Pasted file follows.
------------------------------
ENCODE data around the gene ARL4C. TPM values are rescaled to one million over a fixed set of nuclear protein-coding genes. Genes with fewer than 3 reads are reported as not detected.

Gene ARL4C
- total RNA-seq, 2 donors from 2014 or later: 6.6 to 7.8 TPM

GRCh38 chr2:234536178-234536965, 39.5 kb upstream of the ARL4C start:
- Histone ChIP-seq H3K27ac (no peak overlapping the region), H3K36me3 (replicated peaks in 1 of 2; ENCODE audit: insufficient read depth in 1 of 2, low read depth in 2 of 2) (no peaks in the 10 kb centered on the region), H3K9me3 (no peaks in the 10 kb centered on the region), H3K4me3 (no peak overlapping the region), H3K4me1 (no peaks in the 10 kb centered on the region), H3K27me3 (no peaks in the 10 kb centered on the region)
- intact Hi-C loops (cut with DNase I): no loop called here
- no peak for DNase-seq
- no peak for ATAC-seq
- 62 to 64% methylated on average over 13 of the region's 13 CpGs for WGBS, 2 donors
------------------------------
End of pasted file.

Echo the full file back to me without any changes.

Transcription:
ENCODE data around the gene ARL4C. TPM values are rescaled to one million over a fixed set of nuclear protein-coding genes. Genes with fewer than 3 reads are reported as not detected.

Gene ARL4C
- total RNA-seq, 2 donors from 2014 or later: 6.6 to 7.8 TPM

GRCh38 chr2:234536178-234536965, 39.5 kb upstream of the ARL4C start:
- Histone ChIP-seq H3K27ac (no peak overlapping the region), H3K36me3 (replicated peaks in 1 of 2; ENCODE audit: insufficient read depth in 1 of 2, low read depth in 2 of 2) (no peaks in the 10 kb centered on the region), H3K9me3 (no peaks in the 10 kb centered on the region), H3K4me3 (no peak overlapping the region), H3K4me1 (no peaks in the 10 kb centered on the region), H3K27me3 (no peaks in the 10 kb centered on the region)
- intact Hi-C loops (cut with DNase I): no loop called here
- no peak for DNase-seq
- no peak for ATAC-seq
- 62 to 64% methylated on average over 13 of the region's 13 CpGs for WGBS, 2 donors